Tuesday December 15, 2015

Beards 101: From the dawn of civilization to lumbersexuals

Why do men have beards? While the scientific answer is unclear, historian Christopher Oldstone-Moore says the consensus is it serves as an ornament to impress mates or as a threat to rivals.

Why do men have beards? While the scientific answer is unclear, historian Christopher Oldstone-Moore says the consensus is it serves as an ornament to impress mates or as a threat to rivals. (Peter McConnochie, Flickr cc)

Listen 20:19

Facial hair can spark strong emotions, and according to Christopher Oldstone-Moore, it always has.

Christopher Oldstone-Moore is a senior lecturer at Wright State University. His new book is "Of Beards and Men: The Revealing History of Facial Hair." He joined Anna Maria from Dayton, Ohio.

William Gilbert Grace in the late 1880s

William Gilbert "W. G." Grace in this 1880 photo was an English amateur cricketer who played a pivotal role in the development of the sport. 'He was the quintessence of British sporting manhood', according to 'Of Beards and Men' author Christopher Oldstone-Moore. (Herbert Rose Barraud)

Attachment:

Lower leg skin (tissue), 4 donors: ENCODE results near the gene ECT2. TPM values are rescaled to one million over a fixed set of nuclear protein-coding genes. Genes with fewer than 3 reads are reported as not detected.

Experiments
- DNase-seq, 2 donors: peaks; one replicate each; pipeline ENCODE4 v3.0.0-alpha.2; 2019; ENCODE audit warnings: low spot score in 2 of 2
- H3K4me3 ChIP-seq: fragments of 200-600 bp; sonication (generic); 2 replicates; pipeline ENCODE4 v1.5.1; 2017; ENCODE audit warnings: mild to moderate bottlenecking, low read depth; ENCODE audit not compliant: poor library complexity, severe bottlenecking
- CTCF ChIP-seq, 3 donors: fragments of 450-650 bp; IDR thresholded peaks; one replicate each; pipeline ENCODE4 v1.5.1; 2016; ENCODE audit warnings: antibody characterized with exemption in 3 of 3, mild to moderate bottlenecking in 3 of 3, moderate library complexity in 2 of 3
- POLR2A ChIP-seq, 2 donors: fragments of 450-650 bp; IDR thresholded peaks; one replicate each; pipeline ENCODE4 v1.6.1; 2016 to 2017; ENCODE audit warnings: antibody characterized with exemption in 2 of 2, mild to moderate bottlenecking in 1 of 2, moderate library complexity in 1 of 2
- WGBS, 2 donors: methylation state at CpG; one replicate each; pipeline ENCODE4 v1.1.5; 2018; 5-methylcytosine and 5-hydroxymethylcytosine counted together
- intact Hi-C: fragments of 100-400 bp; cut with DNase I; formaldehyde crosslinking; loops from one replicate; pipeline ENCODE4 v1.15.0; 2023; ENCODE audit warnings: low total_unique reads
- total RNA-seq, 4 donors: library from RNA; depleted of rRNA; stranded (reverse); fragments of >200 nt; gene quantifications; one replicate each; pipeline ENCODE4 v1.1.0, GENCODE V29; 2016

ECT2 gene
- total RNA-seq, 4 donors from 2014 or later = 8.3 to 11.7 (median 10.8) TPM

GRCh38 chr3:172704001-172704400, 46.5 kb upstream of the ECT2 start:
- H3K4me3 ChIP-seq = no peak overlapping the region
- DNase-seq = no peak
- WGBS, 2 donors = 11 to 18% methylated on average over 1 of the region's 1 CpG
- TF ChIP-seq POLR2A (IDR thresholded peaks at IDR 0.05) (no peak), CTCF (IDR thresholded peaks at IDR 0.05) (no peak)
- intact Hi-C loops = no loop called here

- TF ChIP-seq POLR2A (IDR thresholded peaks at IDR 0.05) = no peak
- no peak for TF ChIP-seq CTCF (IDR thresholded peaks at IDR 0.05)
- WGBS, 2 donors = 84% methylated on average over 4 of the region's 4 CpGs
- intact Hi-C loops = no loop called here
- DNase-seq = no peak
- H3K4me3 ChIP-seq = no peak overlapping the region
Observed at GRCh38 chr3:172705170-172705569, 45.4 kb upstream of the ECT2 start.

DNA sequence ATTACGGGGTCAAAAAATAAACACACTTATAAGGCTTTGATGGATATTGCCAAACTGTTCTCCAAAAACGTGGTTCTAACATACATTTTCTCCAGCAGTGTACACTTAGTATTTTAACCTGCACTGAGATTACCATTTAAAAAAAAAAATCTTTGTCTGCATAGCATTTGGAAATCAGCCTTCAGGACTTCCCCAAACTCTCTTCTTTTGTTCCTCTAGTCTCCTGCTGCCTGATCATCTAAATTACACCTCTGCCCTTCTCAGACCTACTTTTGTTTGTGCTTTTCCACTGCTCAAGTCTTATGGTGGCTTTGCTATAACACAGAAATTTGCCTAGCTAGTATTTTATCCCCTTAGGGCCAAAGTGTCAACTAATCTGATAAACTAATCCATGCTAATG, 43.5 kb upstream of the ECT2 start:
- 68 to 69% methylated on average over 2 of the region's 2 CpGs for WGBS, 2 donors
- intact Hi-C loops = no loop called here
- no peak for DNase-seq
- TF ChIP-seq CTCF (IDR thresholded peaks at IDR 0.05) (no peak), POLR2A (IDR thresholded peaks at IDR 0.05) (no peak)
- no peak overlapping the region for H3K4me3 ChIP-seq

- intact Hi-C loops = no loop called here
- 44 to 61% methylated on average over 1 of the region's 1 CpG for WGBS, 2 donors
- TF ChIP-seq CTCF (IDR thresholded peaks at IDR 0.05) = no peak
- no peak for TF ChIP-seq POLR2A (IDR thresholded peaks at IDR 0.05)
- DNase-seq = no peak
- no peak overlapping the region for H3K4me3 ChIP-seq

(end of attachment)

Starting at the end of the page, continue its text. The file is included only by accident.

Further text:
Fast Facts in 'Of Beards and Men' 

- Charles Darwin's theory on facial hair was that it was an ornament to impress mates.

- Alexander the Great was a game changer on beards. He asked his officers and soldiers to shave to show they were superior to their enemies.

- Women's advancement in the late 19th century around work and voting created a gender fluidity that left men feeling challenged to answer what it means to be a man. So beards became an experiment to project a more manly self.

- According to Christopher Oldstone-Moore in the book, John Lennon's beard was a statement as a counter culture icon. He saw himself as a modern prophet declaring "Hair Peace.". 

- You will not read about Santa in this book. The author prefers real people.
 

Does the beard make the man? Tell us what you think. Or better still, send us a picture of your beard.

Tweet us @TheCurrentCBC and use #cbcbeards. Or send us an email.

This segment was produced by The Current's Howard Goldenthal.